Lamellipodin tunes cell migration by stabilizing protrusions and promoting adhesion formation

Abstract

Efficient migration on adhesive surfaces involves the protrusion of lamellipodial actin networks and their subsequent stabilization by nascent adhesions. The actin binding protein lamellipodin (Lpd) is thought to play a critical role in lamellipodium protrusion, by delivering Ena/VASP proteins onto the growing plus ends of actin filaments and by interacting with the WAVE regulatory complex (WRC), an activator of the Arp2/3 complex, at the leading edge. Using B16-F1 melanoma cell lines, we demonstrate that genetic ablation of Lpd compromises protrusion efficiency and coincident cell migration without altering essential parameters of lamellipodia, including their maximal rate of forward advancement and actin polymerization. We also confirmed lamellipodia and migration phenotypes with CRISPR/Cas9-mediated Lpd knockout Rat2 fibroblasts, excluding cell type-specific effects. Moreover, computer-aided analysis of cell edge morphodynamics on B16-F1 cell lamellipodia revealed that loss of Lpd correlates with reduced temporal protrusion maintenance as a prerequisite of nascent adhesion formation. We conclude that Lpd optimizes protrusion and nascent adhesion formation by counteracting frequent, chaotic retraction and membrane ruffling.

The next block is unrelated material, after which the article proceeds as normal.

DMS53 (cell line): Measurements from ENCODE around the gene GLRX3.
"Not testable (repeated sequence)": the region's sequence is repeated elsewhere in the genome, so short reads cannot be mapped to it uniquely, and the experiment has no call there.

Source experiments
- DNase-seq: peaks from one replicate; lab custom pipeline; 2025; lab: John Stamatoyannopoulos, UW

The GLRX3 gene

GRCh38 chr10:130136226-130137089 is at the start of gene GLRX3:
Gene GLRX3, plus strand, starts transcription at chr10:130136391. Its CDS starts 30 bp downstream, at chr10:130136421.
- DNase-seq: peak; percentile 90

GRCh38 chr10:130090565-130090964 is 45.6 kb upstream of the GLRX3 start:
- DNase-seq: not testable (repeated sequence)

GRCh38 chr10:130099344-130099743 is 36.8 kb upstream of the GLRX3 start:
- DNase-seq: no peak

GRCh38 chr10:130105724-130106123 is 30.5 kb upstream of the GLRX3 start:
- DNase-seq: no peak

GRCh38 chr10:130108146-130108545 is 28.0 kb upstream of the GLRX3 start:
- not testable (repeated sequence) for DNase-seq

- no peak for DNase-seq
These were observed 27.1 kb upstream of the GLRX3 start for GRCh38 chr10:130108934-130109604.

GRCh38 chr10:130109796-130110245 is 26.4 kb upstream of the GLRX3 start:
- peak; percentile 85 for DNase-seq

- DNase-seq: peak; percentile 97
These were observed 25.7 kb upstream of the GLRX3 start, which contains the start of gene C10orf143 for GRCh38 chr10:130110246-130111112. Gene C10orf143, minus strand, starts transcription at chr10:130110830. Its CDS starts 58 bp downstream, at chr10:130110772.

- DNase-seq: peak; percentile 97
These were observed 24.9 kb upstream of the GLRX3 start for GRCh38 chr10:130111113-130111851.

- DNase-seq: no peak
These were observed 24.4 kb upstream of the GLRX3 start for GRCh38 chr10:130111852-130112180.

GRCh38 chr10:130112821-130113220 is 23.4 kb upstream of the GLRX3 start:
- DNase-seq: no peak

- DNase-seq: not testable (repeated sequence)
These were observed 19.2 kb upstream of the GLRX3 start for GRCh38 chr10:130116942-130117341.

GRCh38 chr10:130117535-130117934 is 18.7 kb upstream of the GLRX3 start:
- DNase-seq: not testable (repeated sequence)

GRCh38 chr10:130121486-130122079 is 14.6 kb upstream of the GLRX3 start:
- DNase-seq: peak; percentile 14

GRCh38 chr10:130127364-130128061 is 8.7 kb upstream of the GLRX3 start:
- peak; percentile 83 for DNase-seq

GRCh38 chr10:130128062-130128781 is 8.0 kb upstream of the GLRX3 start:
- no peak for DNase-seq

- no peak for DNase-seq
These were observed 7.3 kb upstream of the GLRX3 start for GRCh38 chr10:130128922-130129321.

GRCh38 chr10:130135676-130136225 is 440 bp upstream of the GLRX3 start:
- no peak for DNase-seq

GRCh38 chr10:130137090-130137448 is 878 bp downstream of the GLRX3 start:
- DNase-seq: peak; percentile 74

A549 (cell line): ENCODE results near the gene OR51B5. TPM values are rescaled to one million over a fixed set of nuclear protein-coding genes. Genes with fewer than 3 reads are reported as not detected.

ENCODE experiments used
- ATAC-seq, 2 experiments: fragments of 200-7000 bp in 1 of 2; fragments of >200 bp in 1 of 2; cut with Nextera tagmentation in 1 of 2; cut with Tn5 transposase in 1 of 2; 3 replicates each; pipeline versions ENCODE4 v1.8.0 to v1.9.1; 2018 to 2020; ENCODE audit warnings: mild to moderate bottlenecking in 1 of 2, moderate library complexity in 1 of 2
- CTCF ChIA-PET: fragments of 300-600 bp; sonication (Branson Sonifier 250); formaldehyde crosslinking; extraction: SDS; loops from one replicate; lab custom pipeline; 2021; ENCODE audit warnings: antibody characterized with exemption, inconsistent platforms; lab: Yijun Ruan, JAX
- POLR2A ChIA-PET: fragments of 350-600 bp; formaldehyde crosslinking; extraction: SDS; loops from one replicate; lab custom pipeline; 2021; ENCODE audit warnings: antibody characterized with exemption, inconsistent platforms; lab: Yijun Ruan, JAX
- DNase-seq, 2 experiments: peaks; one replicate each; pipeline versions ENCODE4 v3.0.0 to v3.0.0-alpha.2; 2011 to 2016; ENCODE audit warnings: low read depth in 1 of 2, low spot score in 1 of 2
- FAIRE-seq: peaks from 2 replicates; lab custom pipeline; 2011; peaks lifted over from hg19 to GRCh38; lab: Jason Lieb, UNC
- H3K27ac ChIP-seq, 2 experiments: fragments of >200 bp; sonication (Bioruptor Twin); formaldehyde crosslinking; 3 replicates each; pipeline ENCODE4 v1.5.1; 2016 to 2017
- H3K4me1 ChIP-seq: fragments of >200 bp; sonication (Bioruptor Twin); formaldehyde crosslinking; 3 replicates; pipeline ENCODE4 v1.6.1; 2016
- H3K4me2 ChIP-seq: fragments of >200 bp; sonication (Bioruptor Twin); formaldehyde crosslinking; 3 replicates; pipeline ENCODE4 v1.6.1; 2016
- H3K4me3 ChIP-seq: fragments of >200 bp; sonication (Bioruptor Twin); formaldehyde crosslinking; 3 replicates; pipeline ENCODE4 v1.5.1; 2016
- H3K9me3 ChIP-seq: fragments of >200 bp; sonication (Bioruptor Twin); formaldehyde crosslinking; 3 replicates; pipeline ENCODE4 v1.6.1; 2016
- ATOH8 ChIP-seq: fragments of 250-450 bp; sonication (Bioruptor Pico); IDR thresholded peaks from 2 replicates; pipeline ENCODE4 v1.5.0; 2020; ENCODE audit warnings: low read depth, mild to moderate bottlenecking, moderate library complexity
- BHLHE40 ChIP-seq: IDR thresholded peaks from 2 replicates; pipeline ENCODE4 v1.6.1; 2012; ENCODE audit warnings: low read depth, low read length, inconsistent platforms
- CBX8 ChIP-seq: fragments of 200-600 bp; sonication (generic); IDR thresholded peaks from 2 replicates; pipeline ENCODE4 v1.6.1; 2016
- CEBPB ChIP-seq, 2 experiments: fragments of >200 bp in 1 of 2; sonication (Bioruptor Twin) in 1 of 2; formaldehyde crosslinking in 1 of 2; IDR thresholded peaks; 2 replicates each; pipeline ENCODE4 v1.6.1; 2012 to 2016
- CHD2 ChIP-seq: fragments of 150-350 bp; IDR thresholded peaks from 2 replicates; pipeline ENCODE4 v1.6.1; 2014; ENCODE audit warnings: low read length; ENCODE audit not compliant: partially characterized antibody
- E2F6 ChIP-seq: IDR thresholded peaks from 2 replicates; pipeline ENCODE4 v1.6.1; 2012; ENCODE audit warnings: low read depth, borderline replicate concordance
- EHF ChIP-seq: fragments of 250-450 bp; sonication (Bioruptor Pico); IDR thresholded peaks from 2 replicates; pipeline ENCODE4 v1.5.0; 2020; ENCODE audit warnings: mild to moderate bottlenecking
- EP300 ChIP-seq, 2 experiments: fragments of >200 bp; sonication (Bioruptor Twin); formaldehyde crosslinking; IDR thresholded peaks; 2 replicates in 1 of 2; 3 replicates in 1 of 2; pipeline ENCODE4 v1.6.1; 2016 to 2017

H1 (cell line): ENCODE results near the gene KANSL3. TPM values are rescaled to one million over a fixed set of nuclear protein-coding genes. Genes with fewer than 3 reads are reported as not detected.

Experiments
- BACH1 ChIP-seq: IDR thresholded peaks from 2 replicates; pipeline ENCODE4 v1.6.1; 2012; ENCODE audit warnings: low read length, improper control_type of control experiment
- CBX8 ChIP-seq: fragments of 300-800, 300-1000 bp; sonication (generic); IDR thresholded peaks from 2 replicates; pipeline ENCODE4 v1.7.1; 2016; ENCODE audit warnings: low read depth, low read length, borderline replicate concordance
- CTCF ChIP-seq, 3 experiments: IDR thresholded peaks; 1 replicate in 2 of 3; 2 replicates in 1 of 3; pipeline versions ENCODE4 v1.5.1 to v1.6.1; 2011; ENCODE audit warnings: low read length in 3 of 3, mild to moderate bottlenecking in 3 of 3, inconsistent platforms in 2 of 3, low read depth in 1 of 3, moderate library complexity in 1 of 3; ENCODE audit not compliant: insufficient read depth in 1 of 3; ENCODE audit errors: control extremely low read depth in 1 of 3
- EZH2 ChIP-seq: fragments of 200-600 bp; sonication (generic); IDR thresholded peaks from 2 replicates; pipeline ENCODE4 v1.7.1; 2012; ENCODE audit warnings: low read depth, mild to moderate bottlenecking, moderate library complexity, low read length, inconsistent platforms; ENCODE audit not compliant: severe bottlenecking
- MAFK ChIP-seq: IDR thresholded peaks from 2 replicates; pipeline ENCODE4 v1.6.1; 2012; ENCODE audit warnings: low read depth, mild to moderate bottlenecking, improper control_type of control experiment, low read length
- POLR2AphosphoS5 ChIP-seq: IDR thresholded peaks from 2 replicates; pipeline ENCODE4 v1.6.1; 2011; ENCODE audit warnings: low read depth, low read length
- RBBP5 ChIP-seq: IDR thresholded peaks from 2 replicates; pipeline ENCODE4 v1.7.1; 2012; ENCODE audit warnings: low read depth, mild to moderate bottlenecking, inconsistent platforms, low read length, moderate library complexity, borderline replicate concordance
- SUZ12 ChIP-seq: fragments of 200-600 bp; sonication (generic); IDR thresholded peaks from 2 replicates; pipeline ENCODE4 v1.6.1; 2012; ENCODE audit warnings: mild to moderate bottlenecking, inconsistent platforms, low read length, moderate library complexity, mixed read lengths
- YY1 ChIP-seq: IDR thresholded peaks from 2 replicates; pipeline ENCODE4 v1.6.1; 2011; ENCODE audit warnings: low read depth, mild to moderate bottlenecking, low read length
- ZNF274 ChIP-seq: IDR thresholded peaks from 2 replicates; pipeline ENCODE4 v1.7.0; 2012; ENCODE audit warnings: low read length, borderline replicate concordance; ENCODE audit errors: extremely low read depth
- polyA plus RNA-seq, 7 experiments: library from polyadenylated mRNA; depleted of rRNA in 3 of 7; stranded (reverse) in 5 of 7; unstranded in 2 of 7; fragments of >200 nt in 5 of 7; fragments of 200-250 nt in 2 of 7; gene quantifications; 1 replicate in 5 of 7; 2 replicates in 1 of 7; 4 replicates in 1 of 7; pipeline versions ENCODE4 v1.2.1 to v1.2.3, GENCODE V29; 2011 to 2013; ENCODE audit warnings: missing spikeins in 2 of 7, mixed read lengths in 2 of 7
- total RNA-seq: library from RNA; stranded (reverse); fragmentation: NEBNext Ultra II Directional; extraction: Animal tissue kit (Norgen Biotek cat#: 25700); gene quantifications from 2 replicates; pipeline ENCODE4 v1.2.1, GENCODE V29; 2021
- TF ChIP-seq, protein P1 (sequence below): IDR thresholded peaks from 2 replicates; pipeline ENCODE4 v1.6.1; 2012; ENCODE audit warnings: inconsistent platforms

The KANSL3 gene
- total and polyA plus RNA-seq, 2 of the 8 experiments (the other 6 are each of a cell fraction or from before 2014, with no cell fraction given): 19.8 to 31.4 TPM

Journal details

Volume 133
Issue number 7
Pages jcs.239020
Available online
Publication date